New mental health initiative to support pandemic hit farmers

A new mental health initiative is being launched in Somerset to help anyone visiting farms to spot signs of potential problems and provide relevant support.

Founded by mental health professional Becky Wright, the Somerset Mental Health in Agriculture Group will provide resources to help such visitors communicate with farmers about their mental health or point them in the right direction.

“Farming is one of the loneliest industries in which to work,” said Ms Wright.

See also: Talking is best remedy for mental illness

“With the added financial and political challenges, it is no wonder that the industry experiences one of the highest levels of poor mental health.”

Ms Wright is especially aware that the ongoing coronavirus pandemic may have psychological and social impacts that will last long after the physical symptoms of the virus.

Support

The Somerset Mental Health in Agriculture Group is being supported by the NFU, the Royal Bath and West of England Society and the Bristol Corn and Feed Trade Association.

It is developing a range of tools to support farmers who may be struggling to cope with the vagaries of farming life.

The first project under way is a pocket-sized information flyer – or Z-card – that sets out some of the symptoms of mental health and what to look out for in a family member, colleague or friend.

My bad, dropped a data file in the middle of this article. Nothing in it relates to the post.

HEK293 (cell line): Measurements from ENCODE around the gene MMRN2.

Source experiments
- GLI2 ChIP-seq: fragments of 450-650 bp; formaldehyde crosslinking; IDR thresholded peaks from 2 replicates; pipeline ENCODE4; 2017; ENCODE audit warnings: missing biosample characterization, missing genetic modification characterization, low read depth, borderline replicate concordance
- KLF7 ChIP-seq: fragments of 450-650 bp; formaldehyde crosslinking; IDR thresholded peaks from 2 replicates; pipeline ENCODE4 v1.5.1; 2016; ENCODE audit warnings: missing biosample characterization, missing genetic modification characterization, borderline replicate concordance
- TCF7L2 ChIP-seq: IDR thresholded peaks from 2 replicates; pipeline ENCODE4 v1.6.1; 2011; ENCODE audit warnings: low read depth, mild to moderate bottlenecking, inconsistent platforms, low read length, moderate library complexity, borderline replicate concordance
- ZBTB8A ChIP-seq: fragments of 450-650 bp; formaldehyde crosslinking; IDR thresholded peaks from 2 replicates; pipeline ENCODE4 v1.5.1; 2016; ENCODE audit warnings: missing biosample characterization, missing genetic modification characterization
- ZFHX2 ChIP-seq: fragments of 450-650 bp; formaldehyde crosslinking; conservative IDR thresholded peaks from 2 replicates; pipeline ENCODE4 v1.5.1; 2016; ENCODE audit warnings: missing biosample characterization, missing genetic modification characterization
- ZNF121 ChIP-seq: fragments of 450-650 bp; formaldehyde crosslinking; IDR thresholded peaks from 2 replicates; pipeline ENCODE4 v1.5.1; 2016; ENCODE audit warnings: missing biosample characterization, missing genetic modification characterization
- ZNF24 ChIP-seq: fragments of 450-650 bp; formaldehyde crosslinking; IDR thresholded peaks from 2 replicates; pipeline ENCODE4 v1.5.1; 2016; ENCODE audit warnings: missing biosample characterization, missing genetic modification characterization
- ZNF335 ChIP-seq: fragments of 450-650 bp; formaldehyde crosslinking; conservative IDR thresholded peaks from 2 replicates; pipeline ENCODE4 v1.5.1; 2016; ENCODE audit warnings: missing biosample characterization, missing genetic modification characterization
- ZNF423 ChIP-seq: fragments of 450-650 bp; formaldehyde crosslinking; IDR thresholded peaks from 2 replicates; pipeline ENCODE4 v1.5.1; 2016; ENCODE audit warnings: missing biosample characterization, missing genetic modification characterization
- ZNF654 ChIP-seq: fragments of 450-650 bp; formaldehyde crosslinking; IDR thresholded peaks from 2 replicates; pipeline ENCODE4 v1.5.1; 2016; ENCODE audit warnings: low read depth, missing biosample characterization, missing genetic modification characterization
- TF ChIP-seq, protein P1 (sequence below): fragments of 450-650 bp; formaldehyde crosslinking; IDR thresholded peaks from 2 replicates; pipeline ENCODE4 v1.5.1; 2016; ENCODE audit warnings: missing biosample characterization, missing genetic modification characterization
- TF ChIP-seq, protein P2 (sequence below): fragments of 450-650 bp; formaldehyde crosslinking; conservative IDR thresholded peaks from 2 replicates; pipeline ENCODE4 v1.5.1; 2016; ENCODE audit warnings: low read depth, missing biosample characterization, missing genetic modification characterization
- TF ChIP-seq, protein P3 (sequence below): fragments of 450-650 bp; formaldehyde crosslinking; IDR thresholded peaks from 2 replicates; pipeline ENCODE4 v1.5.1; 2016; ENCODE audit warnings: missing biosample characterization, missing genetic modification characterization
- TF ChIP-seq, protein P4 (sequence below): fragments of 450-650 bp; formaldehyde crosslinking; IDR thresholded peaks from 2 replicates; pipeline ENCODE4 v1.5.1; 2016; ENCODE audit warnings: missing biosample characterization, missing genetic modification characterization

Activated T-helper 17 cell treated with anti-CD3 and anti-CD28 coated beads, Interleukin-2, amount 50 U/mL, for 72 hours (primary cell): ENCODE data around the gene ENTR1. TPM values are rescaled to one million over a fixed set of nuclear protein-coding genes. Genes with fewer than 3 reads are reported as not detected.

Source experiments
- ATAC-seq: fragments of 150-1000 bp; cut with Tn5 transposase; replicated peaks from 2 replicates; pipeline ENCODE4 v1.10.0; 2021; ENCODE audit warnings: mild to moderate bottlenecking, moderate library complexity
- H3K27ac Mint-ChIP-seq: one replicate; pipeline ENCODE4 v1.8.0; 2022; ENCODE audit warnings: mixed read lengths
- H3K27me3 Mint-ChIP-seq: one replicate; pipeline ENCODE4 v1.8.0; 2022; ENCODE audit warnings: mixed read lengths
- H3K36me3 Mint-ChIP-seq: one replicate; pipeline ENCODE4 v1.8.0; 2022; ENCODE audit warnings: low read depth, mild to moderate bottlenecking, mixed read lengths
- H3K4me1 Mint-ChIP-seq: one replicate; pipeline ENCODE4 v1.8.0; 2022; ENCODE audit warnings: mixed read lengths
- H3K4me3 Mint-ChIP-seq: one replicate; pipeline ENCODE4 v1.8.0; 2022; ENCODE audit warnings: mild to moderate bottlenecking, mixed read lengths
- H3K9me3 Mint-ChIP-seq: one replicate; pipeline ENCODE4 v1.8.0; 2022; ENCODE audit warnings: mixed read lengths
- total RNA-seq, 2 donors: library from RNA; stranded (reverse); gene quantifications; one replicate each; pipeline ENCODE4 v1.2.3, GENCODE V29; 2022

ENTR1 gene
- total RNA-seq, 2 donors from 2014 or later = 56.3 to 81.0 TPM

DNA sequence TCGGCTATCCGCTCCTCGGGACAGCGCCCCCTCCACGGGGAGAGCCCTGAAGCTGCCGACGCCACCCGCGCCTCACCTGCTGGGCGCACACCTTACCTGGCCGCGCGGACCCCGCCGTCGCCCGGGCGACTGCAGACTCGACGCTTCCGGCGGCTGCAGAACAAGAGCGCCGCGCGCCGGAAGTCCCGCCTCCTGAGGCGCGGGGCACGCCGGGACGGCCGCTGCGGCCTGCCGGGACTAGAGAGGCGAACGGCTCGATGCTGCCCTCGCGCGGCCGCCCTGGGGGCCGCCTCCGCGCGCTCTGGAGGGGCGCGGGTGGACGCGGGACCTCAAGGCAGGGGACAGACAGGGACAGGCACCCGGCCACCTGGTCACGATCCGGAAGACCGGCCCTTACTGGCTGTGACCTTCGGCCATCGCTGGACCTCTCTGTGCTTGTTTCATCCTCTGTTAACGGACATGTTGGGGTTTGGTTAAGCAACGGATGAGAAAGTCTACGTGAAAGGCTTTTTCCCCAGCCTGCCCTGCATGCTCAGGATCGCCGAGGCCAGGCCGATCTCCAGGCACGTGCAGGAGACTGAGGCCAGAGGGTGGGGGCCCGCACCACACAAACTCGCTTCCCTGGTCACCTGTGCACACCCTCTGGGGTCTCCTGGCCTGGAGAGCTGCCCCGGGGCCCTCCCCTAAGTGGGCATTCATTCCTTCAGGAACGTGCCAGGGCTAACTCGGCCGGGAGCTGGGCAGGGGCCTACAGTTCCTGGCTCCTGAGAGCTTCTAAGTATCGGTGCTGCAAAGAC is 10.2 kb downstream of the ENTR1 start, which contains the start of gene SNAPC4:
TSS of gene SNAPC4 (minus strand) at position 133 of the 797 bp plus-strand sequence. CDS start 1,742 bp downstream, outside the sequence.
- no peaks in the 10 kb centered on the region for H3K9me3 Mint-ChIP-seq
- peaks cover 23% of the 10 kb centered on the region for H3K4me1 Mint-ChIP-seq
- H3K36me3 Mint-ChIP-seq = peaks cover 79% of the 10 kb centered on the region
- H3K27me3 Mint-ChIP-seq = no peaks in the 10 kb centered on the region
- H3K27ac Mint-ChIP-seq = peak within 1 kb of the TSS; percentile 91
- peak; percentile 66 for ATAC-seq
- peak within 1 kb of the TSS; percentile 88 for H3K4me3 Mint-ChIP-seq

Visitors to farms are also encouraged to ask the farmer how they are, then ask a second time to show that they mean it and to encourage them to open up.

Signs to look out for

  • Declining interest in the farm
  • Change in personal appearance
  • Catastrophic and negative thinking
  • Withdrawing from social events, family and friends
  • Stress in the family – for example, financial or emotional stress
  • Difficulty sleeping
  • Reliance on medication, alcohol or drugs
  • Irrational thinking, such as focusing on worst-case outcomes
  • An increasingly negative attitude towards their life
  • Difficulty in taking decisions – both big and small.

The Z-card also contains information of who can help, including the Farming Community Network, the Royal Agricultural Benevolent Institution and the Samaritans.

An online version has also been developed and will be sent out through a range of social media outlets and e-newsletters.

Hashtags to help spread the word include, #MentalHealthSomerset, #MHSomerset, #KindnessMatters, #MentalHealthAwarenessWeek and #Mentalhealthfarmingsomerset.

For more information, please contact:

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